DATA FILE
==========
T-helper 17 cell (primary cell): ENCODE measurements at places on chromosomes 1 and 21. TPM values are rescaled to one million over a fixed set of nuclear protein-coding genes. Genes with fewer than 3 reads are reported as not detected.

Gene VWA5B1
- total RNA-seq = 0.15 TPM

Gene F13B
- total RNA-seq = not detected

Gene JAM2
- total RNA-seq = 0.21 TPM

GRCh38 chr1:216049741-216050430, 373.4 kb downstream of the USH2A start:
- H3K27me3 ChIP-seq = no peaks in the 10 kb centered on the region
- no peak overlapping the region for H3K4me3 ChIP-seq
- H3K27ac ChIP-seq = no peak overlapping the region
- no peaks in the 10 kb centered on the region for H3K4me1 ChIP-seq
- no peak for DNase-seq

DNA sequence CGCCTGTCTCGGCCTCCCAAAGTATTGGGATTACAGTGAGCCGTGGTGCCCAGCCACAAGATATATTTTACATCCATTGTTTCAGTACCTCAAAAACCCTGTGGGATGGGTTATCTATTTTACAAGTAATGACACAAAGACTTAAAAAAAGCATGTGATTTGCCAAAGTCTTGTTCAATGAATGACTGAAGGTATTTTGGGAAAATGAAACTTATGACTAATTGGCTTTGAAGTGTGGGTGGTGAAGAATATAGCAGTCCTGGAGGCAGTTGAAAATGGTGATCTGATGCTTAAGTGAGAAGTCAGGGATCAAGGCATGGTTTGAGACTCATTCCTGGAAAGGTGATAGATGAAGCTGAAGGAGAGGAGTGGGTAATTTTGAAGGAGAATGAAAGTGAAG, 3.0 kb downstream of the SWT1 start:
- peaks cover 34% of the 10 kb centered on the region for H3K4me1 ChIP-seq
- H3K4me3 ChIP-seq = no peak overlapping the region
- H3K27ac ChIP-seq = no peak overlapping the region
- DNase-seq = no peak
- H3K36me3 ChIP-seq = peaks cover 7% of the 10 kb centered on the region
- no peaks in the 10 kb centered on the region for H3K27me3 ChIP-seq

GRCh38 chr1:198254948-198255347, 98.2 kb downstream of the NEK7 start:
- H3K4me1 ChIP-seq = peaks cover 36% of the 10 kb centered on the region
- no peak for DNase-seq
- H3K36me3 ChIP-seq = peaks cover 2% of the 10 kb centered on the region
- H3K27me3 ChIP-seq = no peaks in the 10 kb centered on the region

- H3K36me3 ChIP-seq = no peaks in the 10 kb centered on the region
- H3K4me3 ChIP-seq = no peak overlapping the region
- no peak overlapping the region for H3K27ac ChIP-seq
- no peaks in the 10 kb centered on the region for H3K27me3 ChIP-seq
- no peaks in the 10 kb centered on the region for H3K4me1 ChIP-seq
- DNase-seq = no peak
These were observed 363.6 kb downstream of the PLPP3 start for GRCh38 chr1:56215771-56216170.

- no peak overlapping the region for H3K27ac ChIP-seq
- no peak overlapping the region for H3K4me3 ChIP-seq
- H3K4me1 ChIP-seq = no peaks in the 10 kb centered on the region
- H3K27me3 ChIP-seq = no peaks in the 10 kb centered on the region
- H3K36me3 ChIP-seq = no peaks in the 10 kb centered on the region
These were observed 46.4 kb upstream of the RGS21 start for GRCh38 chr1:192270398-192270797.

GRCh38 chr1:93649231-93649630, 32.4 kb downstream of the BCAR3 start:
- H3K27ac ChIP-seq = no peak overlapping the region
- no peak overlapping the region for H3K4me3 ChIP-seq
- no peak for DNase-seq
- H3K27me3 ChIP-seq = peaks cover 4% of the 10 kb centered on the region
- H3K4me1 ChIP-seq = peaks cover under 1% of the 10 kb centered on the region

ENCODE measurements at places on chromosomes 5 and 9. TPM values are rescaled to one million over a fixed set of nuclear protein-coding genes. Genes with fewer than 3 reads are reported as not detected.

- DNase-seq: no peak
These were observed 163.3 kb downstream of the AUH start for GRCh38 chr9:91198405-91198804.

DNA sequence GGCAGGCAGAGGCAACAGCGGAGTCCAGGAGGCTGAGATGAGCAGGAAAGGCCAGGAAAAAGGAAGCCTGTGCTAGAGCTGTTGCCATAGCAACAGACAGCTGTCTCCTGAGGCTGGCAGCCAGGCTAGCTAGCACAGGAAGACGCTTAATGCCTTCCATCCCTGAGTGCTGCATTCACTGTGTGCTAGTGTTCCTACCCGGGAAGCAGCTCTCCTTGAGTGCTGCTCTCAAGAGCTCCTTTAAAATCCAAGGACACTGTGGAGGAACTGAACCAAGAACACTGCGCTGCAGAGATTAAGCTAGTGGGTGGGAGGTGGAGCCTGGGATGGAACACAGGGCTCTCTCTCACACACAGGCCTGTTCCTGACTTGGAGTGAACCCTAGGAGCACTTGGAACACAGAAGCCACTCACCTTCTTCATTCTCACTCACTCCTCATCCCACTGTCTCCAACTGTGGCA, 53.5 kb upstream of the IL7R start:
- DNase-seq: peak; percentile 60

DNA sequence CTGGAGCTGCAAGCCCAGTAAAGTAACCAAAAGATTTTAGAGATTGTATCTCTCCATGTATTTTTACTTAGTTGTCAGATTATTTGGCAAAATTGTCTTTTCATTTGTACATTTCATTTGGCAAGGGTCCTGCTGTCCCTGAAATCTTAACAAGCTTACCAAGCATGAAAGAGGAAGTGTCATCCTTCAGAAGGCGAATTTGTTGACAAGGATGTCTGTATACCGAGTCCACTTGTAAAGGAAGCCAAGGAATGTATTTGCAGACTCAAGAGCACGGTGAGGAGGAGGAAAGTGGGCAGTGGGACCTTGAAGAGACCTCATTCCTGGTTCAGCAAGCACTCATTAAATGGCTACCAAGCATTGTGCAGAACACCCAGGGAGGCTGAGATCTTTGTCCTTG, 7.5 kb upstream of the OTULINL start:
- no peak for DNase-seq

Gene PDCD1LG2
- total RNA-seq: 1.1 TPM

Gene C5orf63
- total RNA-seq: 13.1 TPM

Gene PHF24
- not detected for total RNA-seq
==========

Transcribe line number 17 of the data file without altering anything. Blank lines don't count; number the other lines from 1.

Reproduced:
- H3K27ac ChIP-seq = no peak overlapping the region